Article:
Uneven Seesaw -> angular acceleration of motion

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  • #1
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Homework Statement



http://img713.imageshack.us/img713/9151/screenshot20110501at113.png [Broken]


Homework Equations


Angular acceleration = Torque/Inertia
Torque = Fd
Mass_moment_Inertia=mr^2

The Attempt at a Solution


->assume masses on the end of seesaw are point particles for calculating inertia. is this the correct thing to do?
->is this formula for angular acceleration fine for the instant at release?

I=mr^2
I=m[d-a]^2-ma^2
I=m[(d-a)^2 - a^2]

Torque = Fd
Torque = mg[(d-a)-a]

Angular acceleration= Torque/Inertia
[(d-a)-a]mg/[(d-a)^2 - a^2]m ---->cancel m from top and bottom
=g/(d-2a) ---->canceled (d-a)-a from the top and bottom (because equivalent to rg/r^2)

I think my maths at the end might be dodgy, maybe my assumptions are incorrect too.

Thanks in advance for your help!

Edit: Or should I somehow be using the equations of motion for this one? I can't see how though :'(
 
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Answers and Replies

  • #2
PhanthomJay
Science Advisor
Homework Helper
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Homework Statement



http://img713.imageshack.us/img713/9151/screenshot20110501at113.png [Broken]


Homework Equations


Angular acceleration = Torque/Inertia
Torque = Fd
Mass_moment_Inertia=mr^2

The Attempt at a Solution


->assume masses on the end of seesaw are point particles for calculating inertia. is this the correct thing to do?
In the absence of other data, this assumption is valid.
->is this formula for angular acceleration fine for the instant at release?
the problem asks for the angular acceleration of motion, not just the angular acceleration at the point of release
I=mr^2
I=m[d-a]^2-ma^2
I=m[(d-a)^2 - a^2]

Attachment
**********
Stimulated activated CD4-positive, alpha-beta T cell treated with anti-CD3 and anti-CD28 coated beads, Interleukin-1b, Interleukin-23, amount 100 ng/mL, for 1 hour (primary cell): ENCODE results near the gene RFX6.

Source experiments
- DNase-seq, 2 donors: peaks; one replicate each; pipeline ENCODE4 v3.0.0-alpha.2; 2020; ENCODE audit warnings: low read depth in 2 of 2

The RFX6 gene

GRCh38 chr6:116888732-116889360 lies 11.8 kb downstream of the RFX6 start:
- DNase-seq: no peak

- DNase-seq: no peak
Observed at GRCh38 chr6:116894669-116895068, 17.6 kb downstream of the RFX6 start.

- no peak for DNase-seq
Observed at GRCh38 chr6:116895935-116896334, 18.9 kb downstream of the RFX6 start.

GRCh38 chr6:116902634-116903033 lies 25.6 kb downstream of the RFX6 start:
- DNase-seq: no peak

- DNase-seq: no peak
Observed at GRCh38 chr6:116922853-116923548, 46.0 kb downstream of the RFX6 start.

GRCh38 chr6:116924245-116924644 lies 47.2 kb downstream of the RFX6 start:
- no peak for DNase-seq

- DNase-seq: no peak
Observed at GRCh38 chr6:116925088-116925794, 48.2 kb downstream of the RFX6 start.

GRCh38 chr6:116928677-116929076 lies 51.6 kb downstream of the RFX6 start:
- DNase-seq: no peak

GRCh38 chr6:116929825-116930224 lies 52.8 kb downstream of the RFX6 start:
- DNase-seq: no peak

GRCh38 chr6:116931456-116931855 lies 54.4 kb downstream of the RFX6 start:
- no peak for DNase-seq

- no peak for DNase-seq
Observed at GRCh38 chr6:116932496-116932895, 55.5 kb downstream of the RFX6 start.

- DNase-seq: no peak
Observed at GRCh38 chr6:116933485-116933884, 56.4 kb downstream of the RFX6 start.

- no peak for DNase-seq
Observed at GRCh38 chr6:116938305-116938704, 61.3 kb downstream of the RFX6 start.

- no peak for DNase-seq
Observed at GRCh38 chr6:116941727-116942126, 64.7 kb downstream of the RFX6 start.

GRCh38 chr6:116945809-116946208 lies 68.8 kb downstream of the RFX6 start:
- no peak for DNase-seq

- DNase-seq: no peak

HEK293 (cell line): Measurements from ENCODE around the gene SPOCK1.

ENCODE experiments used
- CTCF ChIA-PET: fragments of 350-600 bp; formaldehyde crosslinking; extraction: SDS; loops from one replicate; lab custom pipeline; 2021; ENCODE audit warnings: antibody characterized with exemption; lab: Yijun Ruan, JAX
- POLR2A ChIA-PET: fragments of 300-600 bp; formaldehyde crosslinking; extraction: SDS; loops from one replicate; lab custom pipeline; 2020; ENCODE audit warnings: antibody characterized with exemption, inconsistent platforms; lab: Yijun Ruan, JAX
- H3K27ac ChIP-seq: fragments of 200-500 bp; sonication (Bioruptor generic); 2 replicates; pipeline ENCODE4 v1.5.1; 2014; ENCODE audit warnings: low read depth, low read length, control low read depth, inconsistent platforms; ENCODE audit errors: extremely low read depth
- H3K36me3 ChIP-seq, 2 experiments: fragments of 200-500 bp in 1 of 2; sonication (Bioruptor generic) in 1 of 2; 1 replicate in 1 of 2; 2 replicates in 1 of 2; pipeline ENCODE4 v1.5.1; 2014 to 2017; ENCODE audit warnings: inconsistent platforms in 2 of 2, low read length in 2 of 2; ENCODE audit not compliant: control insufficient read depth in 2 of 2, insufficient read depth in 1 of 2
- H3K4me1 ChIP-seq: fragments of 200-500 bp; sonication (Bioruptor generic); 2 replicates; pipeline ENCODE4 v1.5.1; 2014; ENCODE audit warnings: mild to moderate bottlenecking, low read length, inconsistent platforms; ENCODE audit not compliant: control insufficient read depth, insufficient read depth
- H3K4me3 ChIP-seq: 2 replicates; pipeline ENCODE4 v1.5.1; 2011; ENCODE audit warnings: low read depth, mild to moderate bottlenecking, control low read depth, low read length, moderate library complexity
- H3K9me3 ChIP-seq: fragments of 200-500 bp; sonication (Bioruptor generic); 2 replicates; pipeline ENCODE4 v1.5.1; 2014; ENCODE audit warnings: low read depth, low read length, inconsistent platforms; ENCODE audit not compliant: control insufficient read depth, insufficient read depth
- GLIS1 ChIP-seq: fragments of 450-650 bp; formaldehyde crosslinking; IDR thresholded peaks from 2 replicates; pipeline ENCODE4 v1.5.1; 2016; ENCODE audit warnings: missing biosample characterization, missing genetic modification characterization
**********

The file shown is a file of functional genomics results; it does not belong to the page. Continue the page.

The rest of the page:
Why are you subtracting here?
Torque = Fd
Torque = mg[(d-a)-a]

Angular acceleration= Torque/Inertia
[(d-a)-a]mg/[(d-a)^2 - a^2]m ---->cancel m from top and bottom
=g/(d-2a) ---->canceled (d-a)-a from the top and bottom (because equivalent to rg/r^2)

I think my maths at the end might be dodgy, maybe my assumptions are incorrect too.

Thanks in advance for your help!

Edit: Or should I somehow be using the equations of motion for this one? I can't see how though :'(
You should write the expression for torque as a function of theta.
 
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  • #3
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So...
I=m(d-a)^2+m(a)^2?
Torque=d*F*sin(theta)
angular accel=Torque/I
m*g*sin(theta)*((d-a)-a)/m(d-a)^2+m(a)^2
angular accel=g*sin(theta)*((d-a)-a)/(d-a)^2+a^2 ------>factorised denominator, got rid of m

Is this any better? Is that the expression for Torque required?
 
  • #4
gneill
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Torque=d*F*sin(theta) when theta is the angle between the force vector and the radius vector (rotation arm). In this case the angle θ as shown in the diagram is not this angle.

It might be better to think in terms of finding the component of the force that is perpendicular to the lever arm, multiplying that by the radius vector magnitude. In this case I think you'll find that the perpendicular components of the force are given by m*g*cos(θ).
 

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  • #5
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Ahh I see thanks gneill. Yeah, the diagram illustrates your point nicely.*blushes* silly mistake.
 

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